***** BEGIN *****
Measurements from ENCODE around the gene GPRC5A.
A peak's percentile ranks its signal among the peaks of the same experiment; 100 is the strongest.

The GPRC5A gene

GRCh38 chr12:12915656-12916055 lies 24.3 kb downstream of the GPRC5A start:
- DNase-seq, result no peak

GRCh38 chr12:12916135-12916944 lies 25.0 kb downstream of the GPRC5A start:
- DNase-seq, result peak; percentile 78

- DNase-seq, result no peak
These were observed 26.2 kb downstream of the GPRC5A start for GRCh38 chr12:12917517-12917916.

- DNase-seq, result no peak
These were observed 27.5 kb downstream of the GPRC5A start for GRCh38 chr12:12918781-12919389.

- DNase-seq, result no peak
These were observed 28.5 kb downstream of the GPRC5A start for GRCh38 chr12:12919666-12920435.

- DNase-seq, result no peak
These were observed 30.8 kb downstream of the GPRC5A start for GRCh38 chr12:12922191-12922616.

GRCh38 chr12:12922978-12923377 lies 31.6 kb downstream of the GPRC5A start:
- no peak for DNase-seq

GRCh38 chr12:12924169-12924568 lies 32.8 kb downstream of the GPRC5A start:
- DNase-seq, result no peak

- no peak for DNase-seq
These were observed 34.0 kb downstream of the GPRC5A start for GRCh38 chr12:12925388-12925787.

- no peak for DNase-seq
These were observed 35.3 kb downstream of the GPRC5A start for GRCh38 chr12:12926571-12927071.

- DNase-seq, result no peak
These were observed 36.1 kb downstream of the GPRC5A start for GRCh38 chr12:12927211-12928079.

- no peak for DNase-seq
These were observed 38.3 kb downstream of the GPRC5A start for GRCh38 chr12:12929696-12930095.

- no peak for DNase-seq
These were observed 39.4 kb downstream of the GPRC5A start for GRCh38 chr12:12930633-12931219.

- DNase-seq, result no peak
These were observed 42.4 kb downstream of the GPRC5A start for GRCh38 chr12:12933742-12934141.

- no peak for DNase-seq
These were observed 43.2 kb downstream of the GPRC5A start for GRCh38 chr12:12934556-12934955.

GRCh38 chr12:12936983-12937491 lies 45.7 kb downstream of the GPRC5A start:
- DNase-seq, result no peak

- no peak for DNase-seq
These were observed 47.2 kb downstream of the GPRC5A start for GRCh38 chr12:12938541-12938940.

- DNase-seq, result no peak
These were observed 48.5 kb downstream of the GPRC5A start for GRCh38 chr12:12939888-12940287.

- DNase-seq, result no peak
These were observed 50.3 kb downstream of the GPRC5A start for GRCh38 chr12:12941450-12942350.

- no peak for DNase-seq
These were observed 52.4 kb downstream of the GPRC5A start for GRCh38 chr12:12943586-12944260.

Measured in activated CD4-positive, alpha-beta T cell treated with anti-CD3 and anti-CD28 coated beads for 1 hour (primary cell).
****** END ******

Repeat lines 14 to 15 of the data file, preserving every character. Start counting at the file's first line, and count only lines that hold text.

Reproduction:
- DNase-seq, result no peak
These were observed 30.8 kb downstream of the GPRC5A start for GRCh38 chr12:12922191-12922616.